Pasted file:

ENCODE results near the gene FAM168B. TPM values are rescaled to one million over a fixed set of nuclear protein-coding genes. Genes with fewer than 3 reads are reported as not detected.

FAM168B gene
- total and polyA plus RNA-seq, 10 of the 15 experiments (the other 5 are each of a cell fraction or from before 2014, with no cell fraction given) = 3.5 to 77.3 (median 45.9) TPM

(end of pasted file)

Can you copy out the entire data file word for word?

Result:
ENCODE results near the gene FAM168B. TPM values are rescaled to one million over a fixed set of nuclear protein-coding genes. Genes with fewer than 3 reads are reported as not detected.

FAM168B gene
- total and polyA plus RNA-seq, 10 of the 15 experiments (the other 5 are each of a cell fraction or from before 2014, with no cell fraction given) = 3.5 to 77.3 (median 45.9) TPM